Cleophon (Greek: Kλεoφῶν, Kleophōn; died 405 BC) was an Athenian politician and demagogue, who was very influential during the Peloponnesian War. He was a staunch democrat and vehement opponent of the oligarchs; his sparring with Critias rated a mention in Aristotle's Rhetoric.

On three separate occasions, he inspired the citizens of Athens to reject the Spartans' attempts to make peace; once after the Athenian victory at Cyzicus (410 BC), again after the Athenian victory at Arginusae (406 BC), and once again after the decisive Spartan naval victory at Aegospotami (405 BC). During Lysander's ensuing siege, the tide of opinion turned against the democrats, and the oligarchs used the opportunity to rid themselves of their rival. One of their members, Satyrus, brought a charge against Cleophon of neglect of military duty, leading to his arrest. Since it was by no means certain that Cleophon could be convicted of this, the commissioner for the publication of the Athenian laws, Nicomachus, was persuaded by bribery or partisanship to exhibit a "law" allowing the oligarch-dominated Boule to oversee Cleophon's trial by lot-chosen jury.[1] The oligarchs used this assessorship (συνδικάζειν) over the jurors to ensure the conviction of Cleophon and his death sentence.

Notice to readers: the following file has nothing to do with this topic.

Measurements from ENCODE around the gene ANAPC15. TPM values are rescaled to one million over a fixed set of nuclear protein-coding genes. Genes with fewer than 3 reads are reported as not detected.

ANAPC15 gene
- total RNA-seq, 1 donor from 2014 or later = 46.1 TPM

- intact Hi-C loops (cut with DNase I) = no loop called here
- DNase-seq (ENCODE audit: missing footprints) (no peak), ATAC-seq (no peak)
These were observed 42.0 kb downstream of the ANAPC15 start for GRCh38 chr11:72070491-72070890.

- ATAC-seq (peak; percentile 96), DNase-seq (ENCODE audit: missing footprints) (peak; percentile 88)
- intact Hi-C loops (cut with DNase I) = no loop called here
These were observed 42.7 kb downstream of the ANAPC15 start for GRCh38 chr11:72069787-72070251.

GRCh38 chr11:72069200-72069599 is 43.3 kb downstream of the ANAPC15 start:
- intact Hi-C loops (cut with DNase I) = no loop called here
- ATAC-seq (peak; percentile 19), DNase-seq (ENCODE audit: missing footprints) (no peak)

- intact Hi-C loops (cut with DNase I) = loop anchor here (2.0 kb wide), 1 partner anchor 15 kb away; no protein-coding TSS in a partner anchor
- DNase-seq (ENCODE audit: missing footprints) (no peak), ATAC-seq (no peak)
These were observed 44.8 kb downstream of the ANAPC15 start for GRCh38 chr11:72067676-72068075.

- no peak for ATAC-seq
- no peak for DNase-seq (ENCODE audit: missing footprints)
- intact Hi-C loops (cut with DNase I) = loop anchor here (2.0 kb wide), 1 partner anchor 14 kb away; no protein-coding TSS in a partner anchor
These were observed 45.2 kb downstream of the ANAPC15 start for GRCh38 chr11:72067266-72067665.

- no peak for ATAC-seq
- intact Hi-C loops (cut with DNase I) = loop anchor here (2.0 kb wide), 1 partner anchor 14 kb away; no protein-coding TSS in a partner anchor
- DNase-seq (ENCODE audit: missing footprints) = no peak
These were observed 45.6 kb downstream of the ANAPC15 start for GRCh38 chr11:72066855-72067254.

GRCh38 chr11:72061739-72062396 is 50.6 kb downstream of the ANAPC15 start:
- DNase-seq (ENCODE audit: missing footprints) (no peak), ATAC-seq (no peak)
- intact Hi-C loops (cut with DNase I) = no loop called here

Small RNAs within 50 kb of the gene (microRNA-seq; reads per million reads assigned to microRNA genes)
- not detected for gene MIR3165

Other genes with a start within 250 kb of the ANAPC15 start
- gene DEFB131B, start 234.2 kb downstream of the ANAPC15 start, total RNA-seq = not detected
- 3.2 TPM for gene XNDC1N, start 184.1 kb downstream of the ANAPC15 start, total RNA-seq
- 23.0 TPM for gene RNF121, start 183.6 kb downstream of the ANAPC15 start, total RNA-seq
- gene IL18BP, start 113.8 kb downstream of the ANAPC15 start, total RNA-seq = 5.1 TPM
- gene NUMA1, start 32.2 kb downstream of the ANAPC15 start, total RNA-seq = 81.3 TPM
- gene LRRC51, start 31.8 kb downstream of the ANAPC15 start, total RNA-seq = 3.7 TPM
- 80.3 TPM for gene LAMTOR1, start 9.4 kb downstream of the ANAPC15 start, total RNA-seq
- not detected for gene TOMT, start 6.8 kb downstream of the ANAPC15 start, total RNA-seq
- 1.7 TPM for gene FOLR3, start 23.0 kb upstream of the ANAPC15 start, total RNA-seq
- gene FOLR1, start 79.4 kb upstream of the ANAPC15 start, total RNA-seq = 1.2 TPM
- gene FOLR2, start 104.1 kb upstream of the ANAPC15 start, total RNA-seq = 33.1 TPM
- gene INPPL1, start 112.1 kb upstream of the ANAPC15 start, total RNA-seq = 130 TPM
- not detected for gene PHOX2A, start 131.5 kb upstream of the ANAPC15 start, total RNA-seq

Cleophon was made the object of satire by the comic poet Plato in an eponymous play (now lost), and by Aristophanes in The Frogs. Both made fun of Cleophon's Thracian origins and accent: since his father is known to have been an Athenian citizen, his mother is conjectured to have been Thracian and Plato of his low Athenian birth (Andocides says that Cleophon was a harp-maker by trade, and Aelian comments on the poverty of his early life).[citation needed]


  1. ^ Lysias. "Against Nicomachus." Lysias, xxx.11. Nevertheless, the only reference mentioning the bribery was from a court speech in which the litigant was trying to execute Nicomachus, because of an issue regarding the revision of Sacrificial Calendar, it is highly possible that this accusation was made in order to discredit Nicomachus before the jury and the accusation itself has not secure proofs.